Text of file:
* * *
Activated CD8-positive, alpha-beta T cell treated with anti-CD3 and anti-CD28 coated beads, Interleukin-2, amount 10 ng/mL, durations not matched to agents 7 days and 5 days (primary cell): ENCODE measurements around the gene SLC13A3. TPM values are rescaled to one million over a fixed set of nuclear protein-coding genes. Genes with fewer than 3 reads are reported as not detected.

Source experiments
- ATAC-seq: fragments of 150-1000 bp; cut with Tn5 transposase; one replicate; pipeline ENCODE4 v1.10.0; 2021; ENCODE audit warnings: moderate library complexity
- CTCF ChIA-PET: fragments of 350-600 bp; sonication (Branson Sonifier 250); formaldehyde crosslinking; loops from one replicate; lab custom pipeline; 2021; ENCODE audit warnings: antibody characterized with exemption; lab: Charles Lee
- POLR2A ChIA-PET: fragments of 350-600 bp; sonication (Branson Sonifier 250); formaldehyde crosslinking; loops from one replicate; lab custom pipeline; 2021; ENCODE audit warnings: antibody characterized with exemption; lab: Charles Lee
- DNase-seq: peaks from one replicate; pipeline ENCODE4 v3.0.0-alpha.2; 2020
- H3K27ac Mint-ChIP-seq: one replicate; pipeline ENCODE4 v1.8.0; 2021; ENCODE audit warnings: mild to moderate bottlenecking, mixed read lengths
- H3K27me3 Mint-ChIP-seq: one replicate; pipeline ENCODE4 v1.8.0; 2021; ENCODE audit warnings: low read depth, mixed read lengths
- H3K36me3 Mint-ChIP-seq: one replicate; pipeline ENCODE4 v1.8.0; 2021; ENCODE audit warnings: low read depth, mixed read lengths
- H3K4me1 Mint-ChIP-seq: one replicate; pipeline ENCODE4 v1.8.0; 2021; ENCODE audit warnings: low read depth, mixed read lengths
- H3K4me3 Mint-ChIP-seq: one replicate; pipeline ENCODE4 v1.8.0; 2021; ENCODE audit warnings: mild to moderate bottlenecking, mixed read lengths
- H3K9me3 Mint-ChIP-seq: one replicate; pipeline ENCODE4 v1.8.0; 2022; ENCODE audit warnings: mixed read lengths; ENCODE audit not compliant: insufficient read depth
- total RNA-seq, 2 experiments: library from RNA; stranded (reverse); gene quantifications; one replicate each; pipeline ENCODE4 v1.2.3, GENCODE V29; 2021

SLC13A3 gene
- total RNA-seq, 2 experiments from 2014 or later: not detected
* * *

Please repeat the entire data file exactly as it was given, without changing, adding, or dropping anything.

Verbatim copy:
Activated CD8-positive, alpha-beta T cell treated with anti-CD3 and anti-CD28 coated beads, Interleukin-2, amount 10 ng/mL, durations not matched to agents 7 days and 5 days (primary cell): ENCODE measurements around the gene SLC13A3. TPM values are rescaled to one million over a fixed set of nuclear protein-coding genes. Genes with fewer than 3 reads are reported as not detected.

Source experiments
- ATAC-seq: fragments of 150-1000 bp; cut with Tn5 transposase; one replicate; pipeline ENCODE4 v1.10.0; 2021; ENCODE audit warnings: moderate library complexity
- CTCF ChIA-PET: fragments of 350-600 bp; sonication (Branson Sonifier 250); formaldehyde crosslinking; loops from one replicate; lab custom pipeline; 2021; ENCODE audit warnings: antibody characterized with exemption; lab: Charles Lee
- POLR2A ChIA-PET: fragments of 350-600 bp; sonication (Branson Sonifier 250); formaldehyde crosslinking; loops from one replicate; lab custom pipeline; 2021; ENCODE audit warnings: antibody characterized with exemption; lab: Charles Lee
- DNase-seq: peaks from one replicate; pipeline ENCODE4 v3.0.0-alpha.2; 2020
- H3K27ac Mint-ChIP-seq: one replicate; pipeline ENCODE4 v1.8.0; 2021; ENCODE audit warnings: mild to moderate bottlenecking, mixed read lengths
- H3K27me3 Mint-ChIP-seq: one replicate; pipeline ENCODE4 v1.8.0; 2021; ENCODE audit warnings: low read depth, mixed read lengths
- H3K36me3 Mint-ChIP-seq: one replicate; pipeline ENCODE4 v1.8.0; 2021; ENCODE audit warnings: low read depth, mixed read lengths
- H3K4me1 Mint-ChIP-seq: one replicate; pipeline ENCODE4 v1.8.0; 2021; ENCODE audit warnings: low read depth, mixed read lengths
- H3K4me3 Mint-ChIP-seq: one replicate; pipeline ENCODE4 v1.8.0; 2021; ENCODE audit warnings: mild to moderate bottlenecking, mixed read lengths
- H3K9me3 Mint-ChIP-seq: one replicate; pipeline ENCODE4 v1.8.0; 2022; ENCODE audit warnings: mixed read lengths; ENCODE audit not compliant: insufficient read depth
- total RNA-seq, 2 experiments: library from RNA; stranded (reverse); gene quantifications; one replicate each; pipeline ENCODE4 v1.2.3, GENCODE V29; 2021

SLC13A3 gene
- total RNA-seq, 2 experiments from 2014 or later: not detected